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 Post subject: Units of Measurement
PostPosted: Sat Jun 16, 2012 6:28 pm 
Sumerul
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Recently, I made a thread about units and rounding in Ephemera. Naturally, I began to wonder about units in conworlds. What does your conworld use for measurements of length, weight, volume, money, etc? Where do they derive from? Are they standardized? If so, how?, and by who? How are they abbreviated in writing?


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 Post subject: Re: Units of Measurement
PostPosted: Sun Jun 17, 2012 12:03 pm 
Avisaru
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Hmm the only standardized chuj measurements would be very archaic, and be something akin to hexidecimal divisions of how far a messenger could travel in a day, and a smaller scale measurement based on the length of a goat or something similar along with astronomical measurents. But in modern times there would only be rough measurements like 'a tank of gas away' and 'two arm spans wide'


When I switch comps I'll translate those

"dzeeli-nah lin ladaz" / "fucilel ladaz "

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Last edited by Ulan on Sun Jun 17, 2012 1:37 pm, edited 1 time in total.

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 Post subject: Re: Units of Measurement
PostPosted: Sun Jun 17, 2012 1:33 pm 
Lebom
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My non human culture doesn't have a system of measurement... yet. Although, I suppose the most likely candidate for a unit of length might be the heights of various trees (they are airborn forest dwellers). So, you could say that 1 Redwood roughly equals 250 feet, or 1 Oak roughly equals (what?) 70 feet.

The human culture that lives outside of that forest in a sort pre-renaissance state, academically. They have fairly developed mathematics--geometry and trigonometry being pretty big, but limits (and therefore Calculus) still a little ways off. So, a standardized system of measurment became necessary to accomplish the various feats of architecture and engineering that they have:

    Time: 1/60th of 1/60th of 1/24th the time from high noon on summer solstice eve to high noon on summer solstice (so, basically, one second--I didn't feel like blowing up my brain on this one, so I kept it simple)
    Length: 1/8th the distance an object will fall in one second (around a meter and a quarter and picked because a grown man can hold his hands apart and say, "it's ye big"). Aptly called an eigth--and yes, smaller units of measure are referred as fractions of an eigth. A distance equal to the full length that an object drops in a second is called a Fall. I guess I should mention that I've taken acceleration due to gravity to be equivelent to the textbook standard 9.8 m/s^2 (implying a world of similar mass to earth).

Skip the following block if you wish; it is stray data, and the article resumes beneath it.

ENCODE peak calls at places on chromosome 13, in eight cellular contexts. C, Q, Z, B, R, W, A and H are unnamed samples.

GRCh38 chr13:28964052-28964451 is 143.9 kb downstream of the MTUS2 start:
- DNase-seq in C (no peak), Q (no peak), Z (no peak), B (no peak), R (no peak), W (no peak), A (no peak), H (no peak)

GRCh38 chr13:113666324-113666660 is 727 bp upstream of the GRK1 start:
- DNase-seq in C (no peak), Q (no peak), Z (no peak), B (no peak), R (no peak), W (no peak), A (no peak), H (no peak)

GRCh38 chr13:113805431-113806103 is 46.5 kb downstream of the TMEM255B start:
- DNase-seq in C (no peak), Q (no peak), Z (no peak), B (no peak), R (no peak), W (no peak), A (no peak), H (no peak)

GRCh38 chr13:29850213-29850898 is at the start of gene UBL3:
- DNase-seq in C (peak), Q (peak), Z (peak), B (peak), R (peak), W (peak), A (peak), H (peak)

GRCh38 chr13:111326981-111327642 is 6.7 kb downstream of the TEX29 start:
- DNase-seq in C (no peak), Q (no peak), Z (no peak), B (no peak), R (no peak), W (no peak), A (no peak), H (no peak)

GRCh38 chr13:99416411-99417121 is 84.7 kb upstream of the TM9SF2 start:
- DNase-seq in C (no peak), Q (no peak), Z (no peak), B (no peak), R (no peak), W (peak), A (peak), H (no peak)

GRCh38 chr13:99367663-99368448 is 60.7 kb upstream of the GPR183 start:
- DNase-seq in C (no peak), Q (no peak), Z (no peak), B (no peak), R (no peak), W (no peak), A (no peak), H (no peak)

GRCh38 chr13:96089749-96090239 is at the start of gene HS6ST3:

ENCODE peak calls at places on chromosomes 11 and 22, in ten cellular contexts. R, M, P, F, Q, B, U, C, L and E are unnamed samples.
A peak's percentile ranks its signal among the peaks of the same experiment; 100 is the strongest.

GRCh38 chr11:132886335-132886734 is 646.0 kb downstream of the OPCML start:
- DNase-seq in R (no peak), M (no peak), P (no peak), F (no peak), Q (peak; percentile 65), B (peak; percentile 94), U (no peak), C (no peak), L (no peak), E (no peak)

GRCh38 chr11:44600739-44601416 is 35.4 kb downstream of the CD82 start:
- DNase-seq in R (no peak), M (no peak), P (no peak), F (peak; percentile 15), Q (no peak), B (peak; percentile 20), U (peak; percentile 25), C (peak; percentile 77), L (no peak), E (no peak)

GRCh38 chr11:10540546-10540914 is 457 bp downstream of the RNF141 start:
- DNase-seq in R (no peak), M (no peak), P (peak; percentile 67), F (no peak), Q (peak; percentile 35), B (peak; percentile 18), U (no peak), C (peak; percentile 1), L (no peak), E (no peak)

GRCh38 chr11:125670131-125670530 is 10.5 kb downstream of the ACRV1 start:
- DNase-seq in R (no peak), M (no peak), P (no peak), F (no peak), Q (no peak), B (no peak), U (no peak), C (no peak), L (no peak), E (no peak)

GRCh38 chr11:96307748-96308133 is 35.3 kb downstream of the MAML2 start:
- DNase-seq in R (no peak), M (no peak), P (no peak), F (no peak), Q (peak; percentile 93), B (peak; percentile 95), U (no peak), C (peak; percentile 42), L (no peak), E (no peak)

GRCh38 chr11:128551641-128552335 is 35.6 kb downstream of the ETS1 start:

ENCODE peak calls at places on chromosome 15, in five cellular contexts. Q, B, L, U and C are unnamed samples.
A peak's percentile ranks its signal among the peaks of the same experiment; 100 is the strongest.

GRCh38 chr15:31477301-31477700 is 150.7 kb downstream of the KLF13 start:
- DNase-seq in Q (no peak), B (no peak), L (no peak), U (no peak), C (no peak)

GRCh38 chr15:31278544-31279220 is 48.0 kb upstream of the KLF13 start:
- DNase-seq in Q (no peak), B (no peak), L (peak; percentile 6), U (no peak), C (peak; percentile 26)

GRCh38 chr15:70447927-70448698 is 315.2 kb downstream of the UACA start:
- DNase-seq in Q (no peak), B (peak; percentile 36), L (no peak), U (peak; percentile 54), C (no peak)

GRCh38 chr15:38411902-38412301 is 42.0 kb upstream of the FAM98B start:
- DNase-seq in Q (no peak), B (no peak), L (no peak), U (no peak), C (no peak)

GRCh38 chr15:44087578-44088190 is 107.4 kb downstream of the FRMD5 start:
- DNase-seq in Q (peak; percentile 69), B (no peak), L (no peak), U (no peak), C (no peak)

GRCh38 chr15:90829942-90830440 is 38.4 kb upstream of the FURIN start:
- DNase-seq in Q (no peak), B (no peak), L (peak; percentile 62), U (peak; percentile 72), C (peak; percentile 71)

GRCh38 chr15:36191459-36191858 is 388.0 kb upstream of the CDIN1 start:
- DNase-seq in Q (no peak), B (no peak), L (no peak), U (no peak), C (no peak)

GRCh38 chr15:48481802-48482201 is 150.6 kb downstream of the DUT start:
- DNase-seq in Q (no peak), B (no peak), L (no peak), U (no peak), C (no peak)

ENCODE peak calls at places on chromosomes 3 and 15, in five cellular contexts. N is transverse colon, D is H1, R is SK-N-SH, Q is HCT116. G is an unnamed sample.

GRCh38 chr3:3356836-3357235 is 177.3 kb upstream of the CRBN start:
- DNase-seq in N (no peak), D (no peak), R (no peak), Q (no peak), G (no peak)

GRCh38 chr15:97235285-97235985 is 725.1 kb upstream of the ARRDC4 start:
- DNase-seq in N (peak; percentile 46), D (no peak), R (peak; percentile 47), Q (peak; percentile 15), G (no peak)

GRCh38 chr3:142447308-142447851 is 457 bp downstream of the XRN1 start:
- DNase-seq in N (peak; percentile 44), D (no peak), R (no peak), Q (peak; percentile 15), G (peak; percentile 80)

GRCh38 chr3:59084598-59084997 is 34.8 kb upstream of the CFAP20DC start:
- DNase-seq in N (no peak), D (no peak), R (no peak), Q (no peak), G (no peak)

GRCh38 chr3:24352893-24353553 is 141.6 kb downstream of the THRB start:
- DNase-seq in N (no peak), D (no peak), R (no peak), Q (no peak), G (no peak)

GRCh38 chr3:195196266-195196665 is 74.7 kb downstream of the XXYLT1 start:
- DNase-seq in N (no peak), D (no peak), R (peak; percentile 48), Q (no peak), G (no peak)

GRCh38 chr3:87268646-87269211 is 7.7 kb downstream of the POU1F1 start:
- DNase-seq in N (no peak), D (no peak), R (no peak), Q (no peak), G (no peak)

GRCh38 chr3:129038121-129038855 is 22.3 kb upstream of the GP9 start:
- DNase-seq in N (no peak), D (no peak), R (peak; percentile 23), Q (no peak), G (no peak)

Mass: I forget how they derived that mass and weight are different, but I have units for both... so the unit is equivelant to a block of iron that is about 23 cm to an edge, and is (uncreatively) called an Iron. I don't have my notes to tell you what this is equivalent to in kilograms.
    Weight: very similar, this is set to the weight of a block of silver about 4 cm to an edge (much smaller so that standards can be carried in one's pouch around the marketplace, as merchants will weigh out the amount of currency you give them on a balance in units of, you guessed it, Silvers).

I think I have a unit for capacity, but I don't have my notes with me right now.

These are standardized by the Repository of Natural and Mechanical Sciences in New Rime, where they keep the original blocks of metal used to set the standard and the measuring rod that was cut to precisely 1/8th. These standards are also used to make replicas which can be purchased cheaply and are certified by the Repository as being accurate to measure; the replicas are used throughout the Commonwealth by merchants, traders, engineers, etc. Some merchants buy replicas and then replicate them and sell those replicas, but if they try to forge a certificate they may be jailed--no problem as long as the merchant informs the buyer that they are not Repository-certified.

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 Post subject: Re: Units of Measurement
PostPosted: Sun Jun 17, 2012 5:47 pm 
Avisaru
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Ulan wrote:
Hmm the only standardized chuj measurements would be very archaic, and be something akin to hexidecimal divisions of how far a messenger could travel in a day, and a smaller scale measurement based on the length of a goat or something similar along with astronomical measurents. But in modern times there would only be rough measurements like 'a tank of gas away' and 'two arm spans wide'